These elevated bikeways are trendy solutions to fighting traffic

London, one of Europe’s most congested cities, is the latest urban jungle to propose an elevated bikeway to solve its road problems. Elevated bikeways have become a hot item for urban planners, mainly because they take up less space than bike lanes on roads. They also cause less confusion and fewer cyclist deaths.

Thames Deckway, London's newly proposed elevated bike lane
The proposed Deckway (Courtesy of River Cycleway Consortium)

The proposal for the Thames Deckway, out this week, would build an 8-km (nearly 5-mile) bikeway over the Thames River and cost £600 million ($972 million) to erect. (It’s one of many bikeways to have been proposed in the city, though few have been completed.) With four lanes, the Deckway would only allow commuter cyclists during morning and evening peak hours, Karen Lim, a spokesperson from the River Cycleway Consortium, told Quartz in an email. During the day, two lanes would be converted to pedestrian lanes while the other two would be kept for cyclists.

There is skepticism about the Deckway’s ability to decrease traffic; but some think using the Deckway could decrease travel time for cyclists by 30 minutes compared to using public roads.

Similar attempts at urban traffic-taming include the SkyCycle, a 220-km cycle deck with more than 200 entrance points. It’s being planned by London architecture firms Exterior Architecture and Foster + Partners, along with urban planning firm Space Syntax.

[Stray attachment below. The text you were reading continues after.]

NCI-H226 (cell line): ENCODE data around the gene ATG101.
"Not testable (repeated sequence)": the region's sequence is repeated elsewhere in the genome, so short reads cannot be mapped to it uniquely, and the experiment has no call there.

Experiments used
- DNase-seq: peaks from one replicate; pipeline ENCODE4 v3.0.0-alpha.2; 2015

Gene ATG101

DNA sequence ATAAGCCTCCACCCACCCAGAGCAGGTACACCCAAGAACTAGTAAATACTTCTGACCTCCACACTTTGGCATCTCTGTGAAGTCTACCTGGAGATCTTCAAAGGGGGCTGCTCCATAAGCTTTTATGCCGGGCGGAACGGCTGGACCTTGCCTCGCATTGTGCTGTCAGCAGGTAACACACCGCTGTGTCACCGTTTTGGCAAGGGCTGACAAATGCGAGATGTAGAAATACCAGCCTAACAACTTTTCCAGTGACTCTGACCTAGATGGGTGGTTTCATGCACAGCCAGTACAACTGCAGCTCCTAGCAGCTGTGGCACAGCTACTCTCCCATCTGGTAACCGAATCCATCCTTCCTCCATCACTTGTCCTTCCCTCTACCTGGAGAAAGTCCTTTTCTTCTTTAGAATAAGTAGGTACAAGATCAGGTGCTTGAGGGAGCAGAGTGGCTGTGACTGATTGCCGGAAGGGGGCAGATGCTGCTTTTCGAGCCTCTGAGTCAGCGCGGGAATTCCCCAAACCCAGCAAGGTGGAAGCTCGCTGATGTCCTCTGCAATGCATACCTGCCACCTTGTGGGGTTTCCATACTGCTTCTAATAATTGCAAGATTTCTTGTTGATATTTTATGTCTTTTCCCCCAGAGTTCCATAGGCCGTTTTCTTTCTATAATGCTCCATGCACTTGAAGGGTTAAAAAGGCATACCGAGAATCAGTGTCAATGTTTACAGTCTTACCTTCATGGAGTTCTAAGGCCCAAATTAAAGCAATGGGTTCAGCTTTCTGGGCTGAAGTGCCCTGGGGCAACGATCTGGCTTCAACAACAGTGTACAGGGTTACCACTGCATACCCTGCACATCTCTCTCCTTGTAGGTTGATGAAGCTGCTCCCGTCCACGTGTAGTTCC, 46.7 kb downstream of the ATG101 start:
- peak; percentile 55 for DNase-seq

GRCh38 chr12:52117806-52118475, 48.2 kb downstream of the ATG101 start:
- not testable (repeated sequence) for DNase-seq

The proposed Skycycle in London.
The proposed SkyCycle in London. (Courtesy of Foster + Partners)
SkyCycle_View 3_inside view
SkyCycle would follow existing suburban rail services, according to its designers. (Courtesy of Exterior Architecture Ltd.)

It’s no wonder that Copenhagen managed to erect its elevated bikeway, Cykelslangen, or Cycle Snake: More than 50% of the country’s population rides a bike to work or school each day. Compare that to, say, Los Angeles, where about 2% of the city uses a bike to get to work.

The 32 million krone ($5.74 million) structure is an add-on to 354 km of already-established cycle routes. It’s only 721 ft. long but it allows more separation between cyclists and pedestrians, who tend to move more slowly. The space underneath the ramp could be developed for recreational purposes.

Cycle Snake, Copenhagen elevated bikeway
The Cycle Snake burning orange at night. (Rasmus Hjortshøj – COAST Studio)
Cycle Snake, Copenhagen elevated bikeway
Cycle Snake’s proposed recreation area under the bikeway. (Rasmus Hjortshøj – COAST Studio)

Melbourne’s Veloway is another proposed bikeway. It would stretch 1.7 km between the Southern Cross railway station to Flinders Street Station and cost up to A$25 million (US$23 million).

Melbourne Veloway Consortium estimates its bikeway would take two years to build. (BicycleNetwork, YouTube)
Melbourne's Veloway project, elevated bike ramp
The bikeway would span over six busy intersections, according to the Melbourne Veloway Consortium. (BicycleNetwork, YouTube)

Velo-City in Toronto, a proposed elevated bike lane proposed by architect Chris Hardwicke, would feature tube-like bikeways to protect cyclers and shield them from bad weather (but the plan has languished since 2006).

Architect Chris Hardwicke proposed Toronto build an elevated/tubed bikeway
Velo-City pitches itself as a “high-speed, all-season, pollution-free, ultra-quiet” mode of transport. (Chris Hardwicke)
Architect Chris Hardwicke proposed Toronto build an elevated/tubed bikeway
What VeloCity would look like at dusk. (Chris Hardwicke)
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